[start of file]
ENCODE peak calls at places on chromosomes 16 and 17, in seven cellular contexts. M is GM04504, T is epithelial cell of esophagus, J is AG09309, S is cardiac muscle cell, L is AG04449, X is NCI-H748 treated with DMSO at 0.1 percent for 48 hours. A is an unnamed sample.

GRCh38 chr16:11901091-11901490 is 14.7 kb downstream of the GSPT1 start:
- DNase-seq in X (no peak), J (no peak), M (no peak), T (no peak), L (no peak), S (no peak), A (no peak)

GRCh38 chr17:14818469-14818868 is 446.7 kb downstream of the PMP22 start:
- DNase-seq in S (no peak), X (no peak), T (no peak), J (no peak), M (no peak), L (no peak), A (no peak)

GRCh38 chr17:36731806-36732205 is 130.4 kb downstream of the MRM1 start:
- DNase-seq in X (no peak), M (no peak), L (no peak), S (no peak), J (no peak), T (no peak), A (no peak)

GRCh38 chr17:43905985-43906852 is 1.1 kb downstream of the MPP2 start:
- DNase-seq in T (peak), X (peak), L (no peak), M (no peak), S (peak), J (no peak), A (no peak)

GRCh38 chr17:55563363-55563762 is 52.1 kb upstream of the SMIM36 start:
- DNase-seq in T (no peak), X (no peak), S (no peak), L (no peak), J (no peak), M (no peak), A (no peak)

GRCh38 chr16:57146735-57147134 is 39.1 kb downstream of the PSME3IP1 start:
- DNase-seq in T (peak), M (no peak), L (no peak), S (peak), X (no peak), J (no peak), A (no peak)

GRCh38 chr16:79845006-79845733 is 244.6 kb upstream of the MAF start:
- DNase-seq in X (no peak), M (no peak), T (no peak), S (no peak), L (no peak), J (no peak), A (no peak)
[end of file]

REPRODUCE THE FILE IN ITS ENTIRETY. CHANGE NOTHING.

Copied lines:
ENCODE peak calls at places on chromosomes 16 and 17, in seven cellular contexts. M is GM04504, T is epithelial cell of esophagus, J is AG09309, S is cardiac muscle cell, L is AG04449, X is NCI-H748 treated with DMSO at 0.1 percent for 48 hours. A is an unnamed sample.

GRCh38 chr16:11901091-11901490 is 14.7 kb downstream of the GSPT1 start:
- DNase-seq in X (no peak), J (no peak), M (no peak), T (no peak), L (no peak), S (no peak), A (no peak)

GRCh38 chr17:14818469-14818868 is 446.7 kb downstream of the PMP22 start:
- DNase-seq in S (no peak), X (no peak), T (no peak), J (no peak), M (no peak), L (no peak), A (no peak)

GRCh38 chr17:36731806-36732205 is 130.4 kb downstream of the MRM1 start:
- DNase-seq in X (no peak), M (no peak), L (no peak), S (no peak), J (no peak), T (no peak), A (no peak)

GRCh38 chr17:43905985-43906852 is 1.1 kb downstream of the MPP2 start:
- DNase-seq in T (peak), X (peak), L (no peak), M (no peak), S (peak), J (no peak), A (no peak)

GRCh38 chr17:55563363-55563762 is 52.1 kb upstream of the SMIM36 start:
- DNase-seq in T (no peak), X (no peak), S (no peak), L (no peak), J (no peak), M (no peak), A (no peak)

GRCh38 chr16:57146735-57147134 is 39.1 kb downstream of the PSME3IP1 start:
- DNase-seq in T (peak), M (no peak), L (no peak), S (peak), X (no peak), J (no peak), A (no peak)

GRCh38 chr16:79845006-79845733 is 244.6 kb upstream of the MAF start:
- DNase-seq in X (no peak), M (no peak), T (no peak), S (no peak), L (no peak), J (no peak), A (no peak)